Coronavirus Update: MORE INFORMATION


Asthma is a respiratory disease that affects both children and adults. The term describes difficulty breathing due to insufficient opening of the small air sacs in your lungs. Asthma can be an inherited condition, a disease caused by exposure to irritants such as cigarette smoke, or an allergic response of your lungs to both general and specific allergens. Sometimes viral illnesses will lead to chronic inflammation and chronic changes in your lungs, causing you to wheeze. Wheezing, cough, and inability to breathe comfortably are the main signs of asthma.  Sometimes, chronic cough is an early sign of asthma in an individual.


Asthma is the result of chronic inflammation in your lungs. The inflammation can come from exposure to viruses, irritant agents such as smoke and pollution, and your immune system’s response to allergens such as dust, pollen, and ragweed. Exposure to smoke in infancy and exposure to viral illness early in life also contribute to a person’s risk for asthma.  Family history is also an important risk factor for developing asthma.  Many individuals who have asthma have many relatives with asthma as well.

Diagnosis and Treatment

Childhood asthma can be diagnosed from the clinical presentation and personal history of the patient. Asthma in adulthood can be the continuation of previous childhood illness or a new condition that has developed in adulthood. Tests such as pulmonary function studies, chest X-ray, and CT scans of the chest and pulmonary system are all ways to evaluate chest structure.  Special breathing studies may also be used to compare airway perfusion and ventilation. Your provider can suggest the type of evaluation and studies needed to assess your illness.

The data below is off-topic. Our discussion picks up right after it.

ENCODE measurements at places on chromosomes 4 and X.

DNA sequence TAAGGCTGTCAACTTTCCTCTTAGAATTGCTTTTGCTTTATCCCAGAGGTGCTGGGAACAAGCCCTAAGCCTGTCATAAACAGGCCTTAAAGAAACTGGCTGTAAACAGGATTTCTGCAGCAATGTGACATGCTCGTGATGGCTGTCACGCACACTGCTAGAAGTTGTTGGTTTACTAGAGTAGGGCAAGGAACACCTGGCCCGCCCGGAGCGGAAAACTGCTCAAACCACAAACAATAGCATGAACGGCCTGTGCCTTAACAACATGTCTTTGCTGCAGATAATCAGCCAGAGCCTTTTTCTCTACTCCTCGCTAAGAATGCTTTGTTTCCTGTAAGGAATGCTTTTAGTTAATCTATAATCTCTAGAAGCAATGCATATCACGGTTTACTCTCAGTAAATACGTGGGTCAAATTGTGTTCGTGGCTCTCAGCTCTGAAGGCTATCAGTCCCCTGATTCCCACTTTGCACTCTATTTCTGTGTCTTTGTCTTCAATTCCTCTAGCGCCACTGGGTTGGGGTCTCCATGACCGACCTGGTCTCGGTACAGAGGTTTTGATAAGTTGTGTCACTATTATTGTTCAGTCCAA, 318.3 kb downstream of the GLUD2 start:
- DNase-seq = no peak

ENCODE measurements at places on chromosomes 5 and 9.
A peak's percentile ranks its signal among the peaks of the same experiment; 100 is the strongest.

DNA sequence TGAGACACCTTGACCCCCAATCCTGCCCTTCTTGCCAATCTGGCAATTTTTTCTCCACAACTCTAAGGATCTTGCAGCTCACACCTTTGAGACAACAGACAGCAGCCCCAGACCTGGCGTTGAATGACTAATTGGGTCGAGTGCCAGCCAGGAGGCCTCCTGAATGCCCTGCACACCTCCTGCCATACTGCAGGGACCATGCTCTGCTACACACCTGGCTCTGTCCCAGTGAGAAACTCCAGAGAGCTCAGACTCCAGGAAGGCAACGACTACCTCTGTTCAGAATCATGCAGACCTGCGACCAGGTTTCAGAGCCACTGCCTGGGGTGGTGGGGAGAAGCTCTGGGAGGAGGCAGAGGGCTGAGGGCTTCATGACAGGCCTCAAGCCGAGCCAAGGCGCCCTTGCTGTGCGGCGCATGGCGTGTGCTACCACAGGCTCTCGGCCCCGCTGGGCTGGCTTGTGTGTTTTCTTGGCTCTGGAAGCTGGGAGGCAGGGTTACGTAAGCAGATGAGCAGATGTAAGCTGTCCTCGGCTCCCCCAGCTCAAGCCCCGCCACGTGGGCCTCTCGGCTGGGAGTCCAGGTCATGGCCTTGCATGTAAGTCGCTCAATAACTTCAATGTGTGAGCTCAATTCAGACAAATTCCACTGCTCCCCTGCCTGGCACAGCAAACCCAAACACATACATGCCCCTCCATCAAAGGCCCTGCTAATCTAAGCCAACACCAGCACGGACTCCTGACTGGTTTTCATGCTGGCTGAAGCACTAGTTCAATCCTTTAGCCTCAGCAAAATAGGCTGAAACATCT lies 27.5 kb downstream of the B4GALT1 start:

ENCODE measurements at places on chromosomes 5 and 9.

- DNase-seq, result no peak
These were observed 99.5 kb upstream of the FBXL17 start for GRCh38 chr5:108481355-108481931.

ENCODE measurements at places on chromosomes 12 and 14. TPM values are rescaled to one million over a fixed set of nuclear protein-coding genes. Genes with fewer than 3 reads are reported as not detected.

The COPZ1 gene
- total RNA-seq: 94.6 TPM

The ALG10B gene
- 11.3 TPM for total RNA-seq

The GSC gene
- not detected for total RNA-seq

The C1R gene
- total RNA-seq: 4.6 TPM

Medications dispensed as aerosol inhalers are most commonly used to treat this disorder. Bronchodilators are often delivered this way with the use of a spacer to ensure even dispersal of the medication throughout the patient’s lungs. Steroids and slower acting bronchodilators can also be prescribed to treat more complicated cases of asthma. Children and very ill patients may need to receive medication through a machine called a nebulizer, rather than using an inhaler. Medication provided this way includes beta agonists, long-acting agonists, or steroids.

Constant monitoring and evaluation is essential for anyone with asthma. Proper characterization and treatment of this disorder is essential to be sure the disease is controlled. Special ways to treat asthma, including the use of Asthma Action Plans, can be used to ensure standard and appropriate treatment.